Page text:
Gordon has joined forces with Blackpool nurse David Collett, who has helped organise the nationwide petition against the Government’s plan to scrap NHS Bursaries schemes for would be nurses, midwives and other health workers to train.
David, who previously worked at Blackpool Teaching Hospitals NHS Foundation Trust, helped set up the petition which has gone nationwide for a debate in Parliament on the ending of Bursary support. The petition has attracted more than 150,000 signatures, including hundreds of people across Blackpool, and will be debated as a result in Parliament today.
The petition was launched after the Government announced in the Autumn Statement that from 2017, the bursary would be replaced with a loan payment. Gordon has criticised the decision saying it would put nursing students and others into debt.
Gordon, who is also Labour’s Shadow Minister for Skills and Higher Education said: “The withdrawal of the NHS Bursary scheme and replacement with a loan, will make it more expensive for people in Blackpool, especially those from low incomes and hinder social mobility.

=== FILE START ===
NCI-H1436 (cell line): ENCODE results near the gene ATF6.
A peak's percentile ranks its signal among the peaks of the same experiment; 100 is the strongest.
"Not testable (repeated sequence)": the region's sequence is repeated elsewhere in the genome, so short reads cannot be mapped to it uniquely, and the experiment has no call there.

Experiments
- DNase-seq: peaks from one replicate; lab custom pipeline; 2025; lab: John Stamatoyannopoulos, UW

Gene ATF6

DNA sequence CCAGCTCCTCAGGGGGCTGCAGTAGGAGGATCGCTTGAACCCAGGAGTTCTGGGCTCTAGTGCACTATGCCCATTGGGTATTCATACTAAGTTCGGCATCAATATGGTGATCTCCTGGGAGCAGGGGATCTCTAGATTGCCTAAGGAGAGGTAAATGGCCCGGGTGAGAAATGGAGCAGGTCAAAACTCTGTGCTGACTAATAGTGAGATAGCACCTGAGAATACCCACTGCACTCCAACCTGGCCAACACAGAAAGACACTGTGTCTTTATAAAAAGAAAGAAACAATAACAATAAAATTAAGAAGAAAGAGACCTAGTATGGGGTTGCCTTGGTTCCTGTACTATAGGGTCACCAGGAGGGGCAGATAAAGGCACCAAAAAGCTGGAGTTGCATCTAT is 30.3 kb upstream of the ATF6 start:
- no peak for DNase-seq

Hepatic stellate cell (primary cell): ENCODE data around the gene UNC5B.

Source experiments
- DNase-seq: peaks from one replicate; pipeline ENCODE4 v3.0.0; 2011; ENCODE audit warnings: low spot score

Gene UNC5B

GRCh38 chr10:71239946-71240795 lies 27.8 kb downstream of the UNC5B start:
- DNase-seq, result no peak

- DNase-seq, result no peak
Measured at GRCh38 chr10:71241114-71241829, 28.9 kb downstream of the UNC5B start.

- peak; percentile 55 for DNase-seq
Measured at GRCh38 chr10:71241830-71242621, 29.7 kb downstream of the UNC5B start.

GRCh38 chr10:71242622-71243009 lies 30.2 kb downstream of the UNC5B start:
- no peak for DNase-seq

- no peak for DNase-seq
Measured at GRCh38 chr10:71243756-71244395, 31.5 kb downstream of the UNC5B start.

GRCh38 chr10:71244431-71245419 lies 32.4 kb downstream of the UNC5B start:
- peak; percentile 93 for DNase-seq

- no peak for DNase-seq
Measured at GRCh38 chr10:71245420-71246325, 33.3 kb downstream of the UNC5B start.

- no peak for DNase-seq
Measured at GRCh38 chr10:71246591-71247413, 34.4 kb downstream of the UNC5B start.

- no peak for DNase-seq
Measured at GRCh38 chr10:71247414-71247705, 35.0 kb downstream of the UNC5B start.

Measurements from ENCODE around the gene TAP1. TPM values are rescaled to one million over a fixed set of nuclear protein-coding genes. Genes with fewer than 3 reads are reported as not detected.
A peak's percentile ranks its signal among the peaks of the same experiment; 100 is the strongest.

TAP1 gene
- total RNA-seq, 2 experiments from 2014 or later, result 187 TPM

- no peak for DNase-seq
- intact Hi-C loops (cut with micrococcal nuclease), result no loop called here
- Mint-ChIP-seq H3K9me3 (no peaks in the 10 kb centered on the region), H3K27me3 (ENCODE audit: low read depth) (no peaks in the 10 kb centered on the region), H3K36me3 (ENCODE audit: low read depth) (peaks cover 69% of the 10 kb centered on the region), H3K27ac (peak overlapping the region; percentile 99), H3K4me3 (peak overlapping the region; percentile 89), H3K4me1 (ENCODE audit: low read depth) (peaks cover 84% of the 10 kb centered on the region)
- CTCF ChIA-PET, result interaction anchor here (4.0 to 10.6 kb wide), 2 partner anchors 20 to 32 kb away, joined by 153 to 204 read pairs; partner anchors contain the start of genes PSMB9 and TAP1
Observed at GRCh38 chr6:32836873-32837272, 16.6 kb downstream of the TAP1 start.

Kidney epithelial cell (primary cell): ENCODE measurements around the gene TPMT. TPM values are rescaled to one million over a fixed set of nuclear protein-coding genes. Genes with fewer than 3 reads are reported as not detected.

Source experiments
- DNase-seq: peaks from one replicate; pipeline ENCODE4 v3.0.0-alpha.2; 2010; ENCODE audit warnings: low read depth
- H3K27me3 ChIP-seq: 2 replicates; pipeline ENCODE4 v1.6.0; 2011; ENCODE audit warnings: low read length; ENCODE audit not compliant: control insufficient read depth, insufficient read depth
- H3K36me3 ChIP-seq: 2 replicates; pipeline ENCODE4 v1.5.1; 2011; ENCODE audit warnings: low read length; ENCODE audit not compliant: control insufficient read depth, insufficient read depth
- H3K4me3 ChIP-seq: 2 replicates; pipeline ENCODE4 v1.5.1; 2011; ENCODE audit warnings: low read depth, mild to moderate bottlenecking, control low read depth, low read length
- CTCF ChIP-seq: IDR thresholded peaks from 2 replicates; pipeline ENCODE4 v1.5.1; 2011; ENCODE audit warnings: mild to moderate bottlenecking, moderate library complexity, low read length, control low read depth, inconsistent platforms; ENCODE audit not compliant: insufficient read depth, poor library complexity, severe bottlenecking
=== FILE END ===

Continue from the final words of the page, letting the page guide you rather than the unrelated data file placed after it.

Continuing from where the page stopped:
"This is part of a series of disastrous changes by the Government on higher education, replacing grants with loans, the decision to freeze the repayment threshold, and removing grants for students from disadvantaged backgrounds, which will damage young people’s life chances in Blackpool."
He also said that it would make it harder for trusts such as Blackpool Teaching Hospitals NHS Foundation Trust to take on new staff. "There is currently a significant shortage of registered nurses and the demand for nursing care is projected to outgrow workforce supply," Gordon said.
"Many hospitals are struggling to take on the required amount of staff to tackle this problem, however the Government’s strategy for training up more health professionals will not deliver a solution to this."
David, 25, who did his Diploma in Nursing at the University of Manchester said: "The NHS bursary allows many students such as Nurses and Midwifes to train free of tuition fees. This is due to an unwritten understanding that the majority of funded students will go on to work within the NHS - its self-driving its future work force."
He explained that on average a student nurse will complete 4,600 hours over a three year placement. "Although this is technically hands on learning, 90% of this time equates to actual work and contributing towards the NHS workload. The bursary can somewhat be considered a wage for these hours," David said.
Gordon added: "The Government’s proposals will burden prospective nurses, midwives and other health professionals with at least £51,000 of debt – a move that will damage local people’s aspirations to move into such an important line of work."
You can sign the "Keep the NHS Bursary" petition by clicking here .